National Geographic : 1946 Jun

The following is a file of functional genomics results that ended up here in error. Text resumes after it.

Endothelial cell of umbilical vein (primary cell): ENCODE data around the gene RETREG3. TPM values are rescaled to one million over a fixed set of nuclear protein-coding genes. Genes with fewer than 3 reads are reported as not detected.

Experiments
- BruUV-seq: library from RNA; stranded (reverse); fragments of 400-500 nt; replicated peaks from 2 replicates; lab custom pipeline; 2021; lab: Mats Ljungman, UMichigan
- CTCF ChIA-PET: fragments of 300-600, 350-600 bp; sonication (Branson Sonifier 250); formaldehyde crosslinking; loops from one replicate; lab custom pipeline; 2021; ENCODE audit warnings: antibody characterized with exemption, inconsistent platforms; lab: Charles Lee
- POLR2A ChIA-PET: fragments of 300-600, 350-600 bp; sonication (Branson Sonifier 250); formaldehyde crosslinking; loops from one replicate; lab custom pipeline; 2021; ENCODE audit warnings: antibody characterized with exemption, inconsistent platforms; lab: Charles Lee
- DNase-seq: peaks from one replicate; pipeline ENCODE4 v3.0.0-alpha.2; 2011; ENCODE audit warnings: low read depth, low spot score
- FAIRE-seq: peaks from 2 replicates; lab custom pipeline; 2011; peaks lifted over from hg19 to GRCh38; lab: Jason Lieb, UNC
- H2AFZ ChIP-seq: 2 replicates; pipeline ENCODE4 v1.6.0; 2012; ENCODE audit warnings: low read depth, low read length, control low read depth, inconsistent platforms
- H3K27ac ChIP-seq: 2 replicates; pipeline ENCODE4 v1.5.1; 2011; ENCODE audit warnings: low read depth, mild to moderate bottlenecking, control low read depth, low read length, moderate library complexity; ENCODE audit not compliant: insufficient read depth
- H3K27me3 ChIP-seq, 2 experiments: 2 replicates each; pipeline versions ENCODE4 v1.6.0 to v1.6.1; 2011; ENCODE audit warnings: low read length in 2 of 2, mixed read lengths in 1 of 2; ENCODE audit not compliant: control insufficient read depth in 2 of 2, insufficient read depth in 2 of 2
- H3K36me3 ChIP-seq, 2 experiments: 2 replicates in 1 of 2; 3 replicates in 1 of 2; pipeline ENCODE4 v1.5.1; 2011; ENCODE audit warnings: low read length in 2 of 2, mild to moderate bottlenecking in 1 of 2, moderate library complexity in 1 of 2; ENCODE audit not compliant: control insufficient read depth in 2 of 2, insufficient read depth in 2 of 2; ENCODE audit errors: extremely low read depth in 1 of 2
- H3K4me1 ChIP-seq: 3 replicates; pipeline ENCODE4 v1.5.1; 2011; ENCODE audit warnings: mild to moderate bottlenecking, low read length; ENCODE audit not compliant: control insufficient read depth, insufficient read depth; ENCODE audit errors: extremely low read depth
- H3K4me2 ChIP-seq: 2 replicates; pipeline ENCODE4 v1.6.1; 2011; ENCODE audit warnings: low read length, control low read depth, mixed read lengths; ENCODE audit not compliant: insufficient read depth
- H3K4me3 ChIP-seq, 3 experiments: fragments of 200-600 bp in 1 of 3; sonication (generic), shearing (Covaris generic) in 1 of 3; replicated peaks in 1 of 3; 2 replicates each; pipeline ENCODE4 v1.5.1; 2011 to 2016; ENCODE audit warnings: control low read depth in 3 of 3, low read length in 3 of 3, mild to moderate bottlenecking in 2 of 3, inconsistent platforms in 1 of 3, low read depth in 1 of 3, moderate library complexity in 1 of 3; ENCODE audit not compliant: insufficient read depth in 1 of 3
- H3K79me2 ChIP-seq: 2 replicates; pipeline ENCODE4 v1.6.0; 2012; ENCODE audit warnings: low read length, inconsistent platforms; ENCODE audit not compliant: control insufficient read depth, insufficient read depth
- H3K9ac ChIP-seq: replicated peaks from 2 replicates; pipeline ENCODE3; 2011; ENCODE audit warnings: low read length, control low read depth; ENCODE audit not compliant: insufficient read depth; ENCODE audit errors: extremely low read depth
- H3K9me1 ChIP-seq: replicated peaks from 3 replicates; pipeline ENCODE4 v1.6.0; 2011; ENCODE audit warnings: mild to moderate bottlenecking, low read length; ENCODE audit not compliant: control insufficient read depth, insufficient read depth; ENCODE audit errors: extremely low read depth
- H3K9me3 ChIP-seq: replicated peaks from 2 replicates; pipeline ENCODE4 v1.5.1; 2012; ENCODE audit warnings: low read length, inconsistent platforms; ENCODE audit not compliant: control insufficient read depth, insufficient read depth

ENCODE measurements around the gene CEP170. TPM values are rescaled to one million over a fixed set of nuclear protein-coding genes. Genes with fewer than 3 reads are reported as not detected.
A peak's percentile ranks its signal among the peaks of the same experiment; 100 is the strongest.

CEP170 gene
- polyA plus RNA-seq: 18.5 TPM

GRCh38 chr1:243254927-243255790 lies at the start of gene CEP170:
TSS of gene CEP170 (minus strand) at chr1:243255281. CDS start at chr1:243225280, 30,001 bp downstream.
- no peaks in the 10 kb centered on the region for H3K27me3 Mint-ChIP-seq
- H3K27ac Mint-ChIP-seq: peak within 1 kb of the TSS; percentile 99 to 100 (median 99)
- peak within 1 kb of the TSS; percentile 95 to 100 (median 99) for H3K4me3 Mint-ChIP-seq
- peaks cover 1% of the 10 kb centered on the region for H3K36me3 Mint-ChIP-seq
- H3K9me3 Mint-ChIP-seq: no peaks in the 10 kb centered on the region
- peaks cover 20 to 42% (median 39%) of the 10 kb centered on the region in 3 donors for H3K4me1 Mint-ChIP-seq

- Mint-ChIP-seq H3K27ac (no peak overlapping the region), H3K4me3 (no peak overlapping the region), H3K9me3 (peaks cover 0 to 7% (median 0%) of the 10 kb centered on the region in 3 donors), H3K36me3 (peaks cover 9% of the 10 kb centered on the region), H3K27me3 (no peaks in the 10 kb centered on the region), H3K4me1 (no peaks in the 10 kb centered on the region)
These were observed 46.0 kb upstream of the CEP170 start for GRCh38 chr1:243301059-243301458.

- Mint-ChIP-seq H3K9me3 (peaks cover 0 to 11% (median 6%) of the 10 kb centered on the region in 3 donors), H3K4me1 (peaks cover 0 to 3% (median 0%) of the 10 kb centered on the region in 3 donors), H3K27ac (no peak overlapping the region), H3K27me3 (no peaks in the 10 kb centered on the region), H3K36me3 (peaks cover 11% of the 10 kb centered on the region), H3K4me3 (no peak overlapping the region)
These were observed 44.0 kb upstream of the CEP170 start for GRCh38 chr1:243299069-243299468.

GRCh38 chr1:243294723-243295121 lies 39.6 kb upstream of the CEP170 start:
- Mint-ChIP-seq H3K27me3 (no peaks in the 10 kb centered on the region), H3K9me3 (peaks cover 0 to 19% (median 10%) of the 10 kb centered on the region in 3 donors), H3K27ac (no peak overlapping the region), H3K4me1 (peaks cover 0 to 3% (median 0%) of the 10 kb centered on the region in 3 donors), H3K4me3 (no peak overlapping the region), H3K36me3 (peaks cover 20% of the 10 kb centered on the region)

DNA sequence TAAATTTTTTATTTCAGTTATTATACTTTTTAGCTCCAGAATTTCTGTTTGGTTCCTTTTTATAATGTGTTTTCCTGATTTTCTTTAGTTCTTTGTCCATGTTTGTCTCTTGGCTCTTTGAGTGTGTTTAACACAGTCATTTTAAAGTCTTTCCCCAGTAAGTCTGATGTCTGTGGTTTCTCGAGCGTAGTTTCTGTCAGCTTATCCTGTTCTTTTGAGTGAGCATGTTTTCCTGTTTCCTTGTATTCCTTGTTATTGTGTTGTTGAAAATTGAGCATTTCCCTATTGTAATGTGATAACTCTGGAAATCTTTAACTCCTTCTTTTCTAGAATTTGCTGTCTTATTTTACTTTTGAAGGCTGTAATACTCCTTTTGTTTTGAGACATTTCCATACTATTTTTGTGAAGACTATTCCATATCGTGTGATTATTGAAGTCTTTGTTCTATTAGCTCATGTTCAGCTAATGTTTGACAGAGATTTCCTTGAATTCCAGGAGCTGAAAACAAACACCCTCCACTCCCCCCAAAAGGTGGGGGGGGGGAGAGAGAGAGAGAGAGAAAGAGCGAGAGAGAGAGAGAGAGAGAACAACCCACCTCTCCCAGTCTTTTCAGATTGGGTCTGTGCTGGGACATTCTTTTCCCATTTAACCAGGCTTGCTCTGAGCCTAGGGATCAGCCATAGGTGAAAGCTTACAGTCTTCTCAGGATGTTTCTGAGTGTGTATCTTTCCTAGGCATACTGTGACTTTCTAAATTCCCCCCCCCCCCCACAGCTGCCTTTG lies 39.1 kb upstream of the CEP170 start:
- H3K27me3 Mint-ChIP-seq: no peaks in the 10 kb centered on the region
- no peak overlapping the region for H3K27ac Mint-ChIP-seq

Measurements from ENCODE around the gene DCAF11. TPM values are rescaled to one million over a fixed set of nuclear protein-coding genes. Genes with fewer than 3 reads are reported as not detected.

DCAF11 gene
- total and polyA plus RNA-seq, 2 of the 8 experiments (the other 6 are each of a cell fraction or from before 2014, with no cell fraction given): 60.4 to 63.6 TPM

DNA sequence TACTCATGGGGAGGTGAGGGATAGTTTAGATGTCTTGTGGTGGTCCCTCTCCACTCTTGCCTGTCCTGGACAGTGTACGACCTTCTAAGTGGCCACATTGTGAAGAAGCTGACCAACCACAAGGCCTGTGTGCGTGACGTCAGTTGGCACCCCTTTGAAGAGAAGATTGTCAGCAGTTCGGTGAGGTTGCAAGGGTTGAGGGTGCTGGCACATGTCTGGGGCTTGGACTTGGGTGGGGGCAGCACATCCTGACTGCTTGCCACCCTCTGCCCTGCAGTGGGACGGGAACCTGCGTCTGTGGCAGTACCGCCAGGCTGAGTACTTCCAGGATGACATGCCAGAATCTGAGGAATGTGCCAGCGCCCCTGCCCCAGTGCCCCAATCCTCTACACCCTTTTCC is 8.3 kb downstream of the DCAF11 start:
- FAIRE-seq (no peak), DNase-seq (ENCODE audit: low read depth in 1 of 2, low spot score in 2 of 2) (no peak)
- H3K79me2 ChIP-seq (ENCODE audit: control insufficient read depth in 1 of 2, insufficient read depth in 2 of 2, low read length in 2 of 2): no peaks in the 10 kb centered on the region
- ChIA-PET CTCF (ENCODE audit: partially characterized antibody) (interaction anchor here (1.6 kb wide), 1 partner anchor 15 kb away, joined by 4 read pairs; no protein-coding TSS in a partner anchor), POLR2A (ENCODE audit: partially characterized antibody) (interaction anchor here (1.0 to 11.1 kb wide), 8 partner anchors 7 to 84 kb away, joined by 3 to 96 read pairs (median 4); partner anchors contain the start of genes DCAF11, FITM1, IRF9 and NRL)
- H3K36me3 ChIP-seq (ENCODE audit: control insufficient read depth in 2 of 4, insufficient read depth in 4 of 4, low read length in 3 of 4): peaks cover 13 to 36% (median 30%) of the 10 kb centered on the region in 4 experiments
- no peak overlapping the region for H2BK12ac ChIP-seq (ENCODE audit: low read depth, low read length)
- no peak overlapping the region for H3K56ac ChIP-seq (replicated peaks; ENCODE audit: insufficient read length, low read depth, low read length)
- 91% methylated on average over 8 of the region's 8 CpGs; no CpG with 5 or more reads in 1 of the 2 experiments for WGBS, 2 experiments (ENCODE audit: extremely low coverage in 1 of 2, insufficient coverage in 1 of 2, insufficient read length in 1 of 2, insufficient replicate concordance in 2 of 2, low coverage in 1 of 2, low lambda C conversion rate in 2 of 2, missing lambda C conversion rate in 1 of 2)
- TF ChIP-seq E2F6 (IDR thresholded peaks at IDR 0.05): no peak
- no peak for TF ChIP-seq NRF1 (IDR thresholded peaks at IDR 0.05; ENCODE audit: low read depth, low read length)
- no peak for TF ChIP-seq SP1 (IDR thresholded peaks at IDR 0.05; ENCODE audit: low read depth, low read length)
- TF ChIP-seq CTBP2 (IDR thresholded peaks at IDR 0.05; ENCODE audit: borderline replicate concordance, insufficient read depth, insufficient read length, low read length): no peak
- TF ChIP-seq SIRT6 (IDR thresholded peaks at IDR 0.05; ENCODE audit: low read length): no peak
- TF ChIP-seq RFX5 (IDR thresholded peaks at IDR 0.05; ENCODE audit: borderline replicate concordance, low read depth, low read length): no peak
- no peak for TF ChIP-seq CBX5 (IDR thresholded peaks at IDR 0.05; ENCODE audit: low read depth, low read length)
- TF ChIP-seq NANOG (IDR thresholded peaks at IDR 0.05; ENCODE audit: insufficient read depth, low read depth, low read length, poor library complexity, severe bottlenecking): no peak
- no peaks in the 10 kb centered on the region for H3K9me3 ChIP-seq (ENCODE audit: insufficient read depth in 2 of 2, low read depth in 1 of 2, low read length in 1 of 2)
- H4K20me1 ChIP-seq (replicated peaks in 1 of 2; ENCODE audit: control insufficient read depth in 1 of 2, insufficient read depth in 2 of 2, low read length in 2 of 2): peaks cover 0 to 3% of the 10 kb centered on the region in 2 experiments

Sunset in the East John Bennewitz Refugees, Bearing All Their Possessions, Crowd a Tokyo Railroad Station All over Japan the dispossessed are on the move. Some hunt relatives; thousands wander in from Korea. War veterans, leaving cities which have no more use for them, go to the country to try farming. In the stations babies wail and old women dejectedly hold heads in hands. Every train is packed, even to the locomotive. Incendiary bombs, which spared rails, destroyed many coaches. headache. What not to teach is a lot clearer than what is to be taught. One Military Government educational offi cer with whom I talked said that he had air mailed home for a copy of a junior high school text called Democracy at Work. When it arrived, he gave it to the superintendent of schools, who was so affected that he broke into tears. He said it was the first chance he had had to read about the living ways of other people since he had attended a mission ary school. Yet in this same school the Emperor's re script on education is handled only with white gloves, and entire classes rise and bow before the Emperor's picture at the beginning of each class day.* At an intermediate school near Wakayama the principal cordially invited us into his office. His coat and trousers hung on him like un ironed wash, but his manner was punctilious and he had the distinguished air of a man who wears a tie. He invited his teachers, eight women and two men, in to meet us. We sat around a charcoal brazier and tea was served. The women answered only when spoken to. We offered cigarettes around and they were accepted with grave eagerness. The women did not light theirs, since smoking is considered unbecoming to women, but they tucked them into their blouses. Japanese-English dictionaries were passed out, and the chat that followed was partly spoken, partly written. The principal an nounced that he and his teachers considered theirs a very enlightened school. They had stopped teaching their children the importance of fighting spirit. They dwelt upon the beau ties of peace, art, and contemplation. * See "Behind the Mask of Modern Japan," by Willard Price, NATIONAL GEOGRAPHIC MAGAZINE, No vember, 1945.